Elites and Orphans explores the diverging experiences of play for elite and poor children amongst Quebec City’s English-speaking population at the turn of the 20th century. This virtual exhibit complements a permanent display in the children’s section of the library at the Morrin Centre.

Most of the toys in the exhibit were donated by Mary Hilda Freeland Stephens (1911–1999), and once belonged to children of the upper town’s Protestant elite. They include miniature tea sets, toilet sets, kitchen sets, furniture, dolls, and horse-drawn vehicles. Stephens’ legacy brings to life the elite Protestant community of over a century ago.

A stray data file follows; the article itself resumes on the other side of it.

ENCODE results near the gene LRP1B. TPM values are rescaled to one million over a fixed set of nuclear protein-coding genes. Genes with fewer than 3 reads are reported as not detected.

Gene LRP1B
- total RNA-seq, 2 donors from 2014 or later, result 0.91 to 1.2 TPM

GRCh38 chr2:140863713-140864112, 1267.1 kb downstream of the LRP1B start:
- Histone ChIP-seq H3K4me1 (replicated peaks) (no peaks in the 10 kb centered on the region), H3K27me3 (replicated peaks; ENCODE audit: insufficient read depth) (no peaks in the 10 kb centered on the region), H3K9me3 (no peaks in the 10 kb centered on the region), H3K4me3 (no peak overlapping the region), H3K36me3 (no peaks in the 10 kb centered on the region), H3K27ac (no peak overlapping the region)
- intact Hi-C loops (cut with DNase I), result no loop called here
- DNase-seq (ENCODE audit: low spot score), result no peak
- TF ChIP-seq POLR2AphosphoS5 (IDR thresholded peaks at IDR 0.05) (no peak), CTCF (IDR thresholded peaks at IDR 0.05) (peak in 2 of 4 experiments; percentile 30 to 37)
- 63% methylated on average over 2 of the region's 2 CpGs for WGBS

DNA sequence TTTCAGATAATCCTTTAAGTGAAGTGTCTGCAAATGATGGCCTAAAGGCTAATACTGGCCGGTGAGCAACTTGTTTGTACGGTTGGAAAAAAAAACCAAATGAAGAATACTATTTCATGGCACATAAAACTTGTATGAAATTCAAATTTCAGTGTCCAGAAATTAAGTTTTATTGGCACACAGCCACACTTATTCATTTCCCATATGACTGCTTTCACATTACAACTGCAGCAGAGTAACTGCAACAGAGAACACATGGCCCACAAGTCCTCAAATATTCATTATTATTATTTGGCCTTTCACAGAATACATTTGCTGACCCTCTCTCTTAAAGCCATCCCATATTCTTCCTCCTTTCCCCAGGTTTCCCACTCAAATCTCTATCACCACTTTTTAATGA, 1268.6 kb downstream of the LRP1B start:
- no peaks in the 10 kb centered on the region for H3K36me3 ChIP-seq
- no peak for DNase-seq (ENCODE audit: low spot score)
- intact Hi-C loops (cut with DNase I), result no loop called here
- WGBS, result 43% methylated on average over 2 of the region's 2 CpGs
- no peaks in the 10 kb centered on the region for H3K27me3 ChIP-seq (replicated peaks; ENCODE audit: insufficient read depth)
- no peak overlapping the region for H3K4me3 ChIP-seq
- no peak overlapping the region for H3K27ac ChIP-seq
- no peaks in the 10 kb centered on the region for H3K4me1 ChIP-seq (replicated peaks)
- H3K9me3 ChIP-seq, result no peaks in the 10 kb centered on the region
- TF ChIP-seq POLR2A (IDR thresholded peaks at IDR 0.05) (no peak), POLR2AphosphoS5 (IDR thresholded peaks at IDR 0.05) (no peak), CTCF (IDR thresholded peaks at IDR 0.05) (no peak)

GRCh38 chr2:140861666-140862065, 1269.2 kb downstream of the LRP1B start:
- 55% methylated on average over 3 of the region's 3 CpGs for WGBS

It is worth remembering, however, that most of the city’s English-speaking children were not part of this elite. This exhibit thus also touches on the lives of orphans and poor children, many of whom worked in factories and as domestics in the Victorian era.



1. Mary Hilda Freeland Stephens


2. Dolls and Gendered Play


3. Playing House


4. Teatime


5. Horse-Drawn Transportation


6. Social Class in Work and Play

Exposition en français


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